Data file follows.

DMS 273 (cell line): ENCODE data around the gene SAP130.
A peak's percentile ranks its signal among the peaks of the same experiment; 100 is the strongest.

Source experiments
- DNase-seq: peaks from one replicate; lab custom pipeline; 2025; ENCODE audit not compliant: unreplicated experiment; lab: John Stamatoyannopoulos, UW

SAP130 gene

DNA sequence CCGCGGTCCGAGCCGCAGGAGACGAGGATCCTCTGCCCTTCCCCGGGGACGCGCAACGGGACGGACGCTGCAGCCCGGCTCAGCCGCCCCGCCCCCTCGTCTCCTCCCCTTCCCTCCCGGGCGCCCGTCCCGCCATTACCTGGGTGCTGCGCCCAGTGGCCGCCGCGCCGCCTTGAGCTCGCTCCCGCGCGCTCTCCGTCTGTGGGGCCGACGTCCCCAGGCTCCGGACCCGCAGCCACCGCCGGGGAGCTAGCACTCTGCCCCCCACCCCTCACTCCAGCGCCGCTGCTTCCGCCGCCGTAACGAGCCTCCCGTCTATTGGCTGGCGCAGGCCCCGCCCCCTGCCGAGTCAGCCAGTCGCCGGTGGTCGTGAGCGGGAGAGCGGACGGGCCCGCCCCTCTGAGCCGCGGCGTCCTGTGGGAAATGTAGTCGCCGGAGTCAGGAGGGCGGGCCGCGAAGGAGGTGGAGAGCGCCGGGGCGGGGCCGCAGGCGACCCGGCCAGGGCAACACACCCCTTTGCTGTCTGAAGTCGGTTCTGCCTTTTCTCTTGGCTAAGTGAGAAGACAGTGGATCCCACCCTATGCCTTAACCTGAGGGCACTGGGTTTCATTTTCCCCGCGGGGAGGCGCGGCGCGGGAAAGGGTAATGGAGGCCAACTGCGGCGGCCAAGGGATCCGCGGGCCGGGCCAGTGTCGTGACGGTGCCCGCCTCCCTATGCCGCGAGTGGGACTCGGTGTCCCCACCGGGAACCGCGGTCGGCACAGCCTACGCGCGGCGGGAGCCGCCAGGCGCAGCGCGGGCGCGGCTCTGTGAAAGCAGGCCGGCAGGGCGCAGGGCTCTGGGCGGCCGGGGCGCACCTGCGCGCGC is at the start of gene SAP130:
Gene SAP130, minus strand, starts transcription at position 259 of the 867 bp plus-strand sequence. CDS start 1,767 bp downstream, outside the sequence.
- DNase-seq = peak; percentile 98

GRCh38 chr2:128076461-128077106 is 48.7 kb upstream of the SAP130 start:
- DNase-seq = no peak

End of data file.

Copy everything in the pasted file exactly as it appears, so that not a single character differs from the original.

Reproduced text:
DMS 273 (cell line): ENCODE data around the gene SAP130.
A peak's percentile ranks its signal among the peaks of the same experiment; 100 is the strongest.

Source experiments
- DNase-seq: peaks from one replicate; lab custom pipeline; 2025; ENCODE audit not compliant: unreplicated experiment; lab: John Stamatoyannopoulos, UW

SAP130 gene

DNA sequence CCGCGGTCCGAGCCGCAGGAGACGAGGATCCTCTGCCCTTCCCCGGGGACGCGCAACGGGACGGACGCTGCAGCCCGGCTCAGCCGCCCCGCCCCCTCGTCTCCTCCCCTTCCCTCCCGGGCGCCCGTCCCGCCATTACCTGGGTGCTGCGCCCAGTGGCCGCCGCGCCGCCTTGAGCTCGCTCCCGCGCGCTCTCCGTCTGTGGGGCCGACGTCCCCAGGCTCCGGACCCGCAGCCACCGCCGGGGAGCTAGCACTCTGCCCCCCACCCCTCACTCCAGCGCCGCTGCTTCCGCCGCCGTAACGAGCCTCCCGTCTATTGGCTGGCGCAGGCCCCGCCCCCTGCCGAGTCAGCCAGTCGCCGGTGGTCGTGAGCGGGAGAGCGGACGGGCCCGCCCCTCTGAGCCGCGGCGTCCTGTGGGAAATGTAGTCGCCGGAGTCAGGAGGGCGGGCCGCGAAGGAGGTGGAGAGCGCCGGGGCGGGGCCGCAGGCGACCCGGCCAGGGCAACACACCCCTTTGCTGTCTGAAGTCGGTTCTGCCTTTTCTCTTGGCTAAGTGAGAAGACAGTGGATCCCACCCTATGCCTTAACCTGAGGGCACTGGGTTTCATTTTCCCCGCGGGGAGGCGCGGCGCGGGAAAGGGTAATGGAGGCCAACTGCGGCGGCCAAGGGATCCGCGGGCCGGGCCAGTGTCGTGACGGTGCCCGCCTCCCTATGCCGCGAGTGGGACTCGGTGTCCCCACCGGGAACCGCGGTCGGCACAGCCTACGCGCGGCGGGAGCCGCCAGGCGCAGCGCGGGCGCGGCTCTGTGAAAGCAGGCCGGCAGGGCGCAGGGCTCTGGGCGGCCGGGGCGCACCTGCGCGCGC is at the start of gene SAP130:
Gene SAP130, minus strand, starts transcription at position 259 of the 867 bp plus-strand sequence. CDS start 1,767 bp downstream, outside the sequence.
- DNase-seq = peak; percentile 98

GRCh38 chr2:128076461-128077106 is 48.7 kb upstream of the SAP130 start:
- DNase-seq = no peak